As STIR/SHAKEN becomes used more widely, callers will want their calls authenticated with full attestation, and called parties will be more likely to answer calls with full attestation. There are many arrangements in the telecom ecosystem that will make this difficult. Participants need to understand their options and develop a strategy.
A few organizations have filed comments on the progress of caller ID authentication implementation, as required by the TRACED Act. Here’s a summary.
The FCC fined Affordable Enterprises of Arizona $37.5 million for making more than 2.3 million illegal robocalls over a 14 month period in 2016-17. The calls spoofed caller ID with calls intended to obtain something of value, a violation of the Truth in Caller ID Act.
What is a standards-compliant STIR/SHAKEN system, and why does it matter? Here’s a quick overview.
There’s a landmark case before the Supreme Court of the United States regarding autodialers and robocalls. Twenty-one members of the U.S. Congress have recently joined to file an amici brief on the case. Here’s a review of the pending case and what this brief adds.
You probably know about the benefits STIR/SHAKEN call authentication will provide to consumers: by identifying caller ID spoofing, it will help bring unwanted and illegal robocalls under control. But what about enterprise callers? How will SHAKEN help you? Let’s look.
CNAM, caller ID name, can be a valuable service that makes subscribers more likely to answer incoming calls. Traditional CNAM, however, has some limitations. There are newer alternatives that promise better benefits. Here’s a quick overview.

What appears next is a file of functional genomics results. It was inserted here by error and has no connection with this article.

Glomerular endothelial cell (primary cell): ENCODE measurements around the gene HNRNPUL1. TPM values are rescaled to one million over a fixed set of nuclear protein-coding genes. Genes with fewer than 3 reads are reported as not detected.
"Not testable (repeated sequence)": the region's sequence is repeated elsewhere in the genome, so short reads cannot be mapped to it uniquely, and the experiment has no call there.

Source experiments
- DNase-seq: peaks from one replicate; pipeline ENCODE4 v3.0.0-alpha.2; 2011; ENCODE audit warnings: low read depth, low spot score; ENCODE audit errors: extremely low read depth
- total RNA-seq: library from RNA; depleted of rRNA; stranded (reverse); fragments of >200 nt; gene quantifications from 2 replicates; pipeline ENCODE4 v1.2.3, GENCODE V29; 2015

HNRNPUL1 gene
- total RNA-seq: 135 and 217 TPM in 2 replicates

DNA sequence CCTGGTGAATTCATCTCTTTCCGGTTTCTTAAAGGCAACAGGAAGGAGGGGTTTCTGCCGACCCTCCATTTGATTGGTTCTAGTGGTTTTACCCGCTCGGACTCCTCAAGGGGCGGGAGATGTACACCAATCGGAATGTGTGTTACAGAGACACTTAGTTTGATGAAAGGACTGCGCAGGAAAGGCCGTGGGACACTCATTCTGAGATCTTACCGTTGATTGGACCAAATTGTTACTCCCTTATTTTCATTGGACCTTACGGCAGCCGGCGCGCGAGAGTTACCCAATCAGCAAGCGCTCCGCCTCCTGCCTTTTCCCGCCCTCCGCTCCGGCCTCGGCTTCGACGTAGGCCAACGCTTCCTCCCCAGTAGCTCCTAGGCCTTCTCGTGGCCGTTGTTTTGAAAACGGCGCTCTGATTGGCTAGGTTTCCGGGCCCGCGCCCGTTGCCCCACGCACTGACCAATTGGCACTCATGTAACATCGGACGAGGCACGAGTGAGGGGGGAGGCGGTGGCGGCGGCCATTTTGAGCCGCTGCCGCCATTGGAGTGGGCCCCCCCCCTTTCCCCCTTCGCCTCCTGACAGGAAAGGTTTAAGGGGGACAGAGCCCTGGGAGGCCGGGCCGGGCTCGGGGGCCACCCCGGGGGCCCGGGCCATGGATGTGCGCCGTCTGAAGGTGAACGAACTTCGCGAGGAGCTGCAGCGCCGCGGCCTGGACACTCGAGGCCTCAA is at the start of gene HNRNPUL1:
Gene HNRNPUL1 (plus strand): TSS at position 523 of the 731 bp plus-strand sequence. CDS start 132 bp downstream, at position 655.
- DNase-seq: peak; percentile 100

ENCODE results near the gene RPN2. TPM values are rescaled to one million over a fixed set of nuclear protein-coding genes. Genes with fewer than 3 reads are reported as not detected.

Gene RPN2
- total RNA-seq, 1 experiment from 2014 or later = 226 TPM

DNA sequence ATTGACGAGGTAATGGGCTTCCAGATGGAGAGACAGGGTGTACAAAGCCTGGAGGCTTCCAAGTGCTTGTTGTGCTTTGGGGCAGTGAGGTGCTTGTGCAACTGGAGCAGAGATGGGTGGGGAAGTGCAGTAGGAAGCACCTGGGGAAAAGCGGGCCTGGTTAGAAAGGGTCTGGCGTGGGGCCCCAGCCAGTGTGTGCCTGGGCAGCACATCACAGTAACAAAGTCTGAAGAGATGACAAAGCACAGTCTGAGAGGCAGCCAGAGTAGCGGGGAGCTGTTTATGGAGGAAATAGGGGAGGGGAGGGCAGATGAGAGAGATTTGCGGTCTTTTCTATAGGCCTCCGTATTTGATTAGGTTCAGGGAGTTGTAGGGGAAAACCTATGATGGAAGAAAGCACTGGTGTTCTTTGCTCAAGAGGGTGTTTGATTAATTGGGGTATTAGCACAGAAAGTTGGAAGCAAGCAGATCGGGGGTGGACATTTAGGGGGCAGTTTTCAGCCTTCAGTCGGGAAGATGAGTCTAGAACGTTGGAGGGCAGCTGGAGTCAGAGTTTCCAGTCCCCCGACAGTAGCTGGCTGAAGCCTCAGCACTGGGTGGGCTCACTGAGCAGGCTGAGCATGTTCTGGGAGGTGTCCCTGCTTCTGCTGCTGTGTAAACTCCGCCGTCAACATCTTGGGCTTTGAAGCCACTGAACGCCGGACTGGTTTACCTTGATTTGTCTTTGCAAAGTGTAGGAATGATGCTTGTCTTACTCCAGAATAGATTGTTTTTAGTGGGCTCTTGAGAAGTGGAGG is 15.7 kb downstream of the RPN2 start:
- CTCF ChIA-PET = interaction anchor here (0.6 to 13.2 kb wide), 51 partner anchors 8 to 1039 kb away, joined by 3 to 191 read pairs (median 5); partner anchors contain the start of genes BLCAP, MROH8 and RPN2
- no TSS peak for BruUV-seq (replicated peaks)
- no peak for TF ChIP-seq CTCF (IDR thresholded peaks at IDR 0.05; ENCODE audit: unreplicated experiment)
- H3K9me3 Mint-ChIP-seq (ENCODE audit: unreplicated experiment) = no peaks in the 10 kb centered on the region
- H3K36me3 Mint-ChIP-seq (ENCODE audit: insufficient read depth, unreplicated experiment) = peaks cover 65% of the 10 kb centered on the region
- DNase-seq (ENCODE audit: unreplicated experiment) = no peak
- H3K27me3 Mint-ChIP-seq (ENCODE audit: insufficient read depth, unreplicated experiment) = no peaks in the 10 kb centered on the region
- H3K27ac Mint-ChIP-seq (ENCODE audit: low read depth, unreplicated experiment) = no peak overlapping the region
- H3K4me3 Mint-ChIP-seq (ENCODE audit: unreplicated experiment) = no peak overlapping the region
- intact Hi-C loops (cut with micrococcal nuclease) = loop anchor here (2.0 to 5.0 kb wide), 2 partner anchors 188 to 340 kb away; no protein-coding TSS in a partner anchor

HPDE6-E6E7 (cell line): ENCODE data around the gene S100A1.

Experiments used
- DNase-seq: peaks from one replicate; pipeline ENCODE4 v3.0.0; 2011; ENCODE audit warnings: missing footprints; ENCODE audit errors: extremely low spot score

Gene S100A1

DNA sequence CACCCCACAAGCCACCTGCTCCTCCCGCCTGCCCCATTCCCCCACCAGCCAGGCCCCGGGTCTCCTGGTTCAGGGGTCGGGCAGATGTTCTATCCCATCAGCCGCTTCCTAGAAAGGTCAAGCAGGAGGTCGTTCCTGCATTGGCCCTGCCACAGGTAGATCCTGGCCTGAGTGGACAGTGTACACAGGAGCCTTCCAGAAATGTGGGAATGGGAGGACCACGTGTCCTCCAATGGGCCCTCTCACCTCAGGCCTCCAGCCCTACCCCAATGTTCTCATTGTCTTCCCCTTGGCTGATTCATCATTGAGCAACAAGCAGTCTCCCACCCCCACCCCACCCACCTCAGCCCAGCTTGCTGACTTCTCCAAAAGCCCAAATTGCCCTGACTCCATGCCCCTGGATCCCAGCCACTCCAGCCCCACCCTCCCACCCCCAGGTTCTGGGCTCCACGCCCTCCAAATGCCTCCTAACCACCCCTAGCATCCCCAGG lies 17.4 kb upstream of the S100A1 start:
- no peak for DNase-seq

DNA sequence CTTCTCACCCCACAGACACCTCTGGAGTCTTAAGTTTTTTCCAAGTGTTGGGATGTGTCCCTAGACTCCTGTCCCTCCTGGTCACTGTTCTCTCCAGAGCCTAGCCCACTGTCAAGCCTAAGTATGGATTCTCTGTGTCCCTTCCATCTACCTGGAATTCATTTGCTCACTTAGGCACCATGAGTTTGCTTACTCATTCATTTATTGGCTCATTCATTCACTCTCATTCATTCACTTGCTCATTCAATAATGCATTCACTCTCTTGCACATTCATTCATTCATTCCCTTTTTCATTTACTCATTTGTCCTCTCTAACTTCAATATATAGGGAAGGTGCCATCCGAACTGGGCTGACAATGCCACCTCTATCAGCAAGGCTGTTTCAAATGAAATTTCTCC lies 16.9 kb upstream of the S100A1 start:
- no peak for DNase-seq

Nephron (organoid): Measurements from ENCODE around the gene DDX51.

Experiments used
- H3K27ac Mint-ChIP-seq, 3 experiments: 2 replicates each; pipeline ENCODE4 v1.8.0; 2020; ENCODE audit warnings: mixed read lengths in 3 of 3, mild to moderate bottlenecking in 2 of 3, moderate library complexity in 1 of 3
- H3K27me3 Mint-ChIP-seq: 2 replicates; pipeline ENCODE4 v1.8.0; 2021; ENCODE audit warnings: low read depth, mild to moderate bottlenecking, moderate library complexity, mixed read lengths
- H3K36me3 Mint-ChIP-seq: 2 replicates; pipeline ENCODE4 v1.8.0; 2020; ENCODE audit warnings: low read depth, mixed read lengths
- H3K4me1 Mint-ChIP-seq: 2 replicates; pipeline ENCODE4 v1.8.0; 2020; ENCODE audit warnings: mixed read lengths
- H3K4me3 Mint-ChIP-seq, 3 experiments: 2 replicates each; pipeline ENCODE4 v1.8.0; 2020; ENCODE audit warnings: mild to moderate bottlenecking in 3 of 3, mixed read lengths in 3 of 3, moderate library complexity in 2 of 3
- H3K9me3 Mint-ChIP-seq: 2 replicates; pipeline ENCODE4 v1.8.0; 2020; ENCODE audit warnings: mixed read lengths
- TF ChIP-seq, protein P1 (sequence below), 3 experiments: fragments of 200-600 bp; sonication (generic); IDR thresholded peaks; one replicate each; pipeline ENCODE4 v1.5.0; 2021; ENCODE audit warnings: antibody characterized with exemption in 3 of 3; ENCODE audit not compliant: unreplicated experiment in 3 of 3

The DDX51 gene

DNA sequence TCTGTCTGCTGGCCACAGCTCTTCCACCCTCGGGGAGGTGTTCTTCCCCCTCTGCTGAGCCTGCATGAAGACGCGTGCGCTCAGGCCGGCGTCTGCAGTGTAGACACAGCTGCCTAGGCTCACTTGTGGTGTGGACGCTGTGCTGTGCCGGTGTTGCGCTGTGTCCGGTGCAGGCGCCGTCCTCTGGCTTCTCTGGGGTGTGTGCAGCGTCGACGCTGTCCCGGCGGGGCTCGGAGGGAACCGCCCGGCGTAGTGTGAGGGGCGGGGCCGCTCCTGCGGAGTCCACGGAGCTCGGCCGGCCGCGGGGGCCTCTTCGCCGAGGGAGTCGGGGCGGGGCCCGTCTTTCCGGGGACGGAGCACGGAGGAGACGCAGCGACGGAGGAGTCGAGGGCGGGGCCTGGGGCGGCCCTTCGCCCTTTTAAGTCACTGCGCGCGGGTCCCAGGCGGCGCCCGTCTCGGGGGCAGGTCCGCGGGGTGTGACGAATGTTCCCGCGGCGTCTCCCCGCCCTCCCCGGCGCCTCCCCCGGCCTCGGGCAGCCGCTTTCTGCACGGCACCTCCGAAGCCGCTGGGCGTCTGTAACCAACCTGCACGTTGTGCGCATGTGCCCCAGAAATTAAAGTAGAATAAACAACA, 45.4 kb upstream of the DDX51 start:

STIR/SHAKEN uses PASSporTs to carry information about caller identity. There are different types of PASSporTs, and it can be confusing to keep it straight. Here’s a simple overview.
Registering with the STI-PA to authenticate calls with STIR/SHAKEN is a strategic capability that every service provider should control. Some may be tempted to outsource this to another organization, but we encourage you to do it yourself for three simple reasons:
The TRACED Act directed the FCC to allow voice service providers to file for a Voluntary STIR/SHAKEN Implementation Exemption in 2020. Should you do that? We cannot and would not offer legal advice, but we can share some information that might be useful as you ponder this situation.
Initially, STIR/SHAKEN will be rolled out country-by-country. Ever wonder how these separate deployments might be joined together? Here’s a quick overview of a roadmap for that.
The FCC second report and order on STIR/SHAKEN, adopted September 29, 2020, provided four extensions on the STIR/SHAKEN implementation deadline for certain scenarios. However, any voice service provider taking an extension must use an appropriate robocall mitigation program for calls that it originates. What does that mean? In this blog post, we review various techniques that could be used.
The FCC adopted a report and order to change the rules for intercarrier compensation on toll free calls. The rule changes are designed to remove underlying incentives for 8YY arbitrage schemes, for example, fraud schemes that exploit the intercarrier compensation rules. Here’s an overview.
The FCC asked the Call Authentication Trust Anchor (CATA) working group to recommend best practices for the implementation of call authentication. The TRACED Act required this step. The CATA has recently issued a report with proposed best practices. Here’s a summary overview.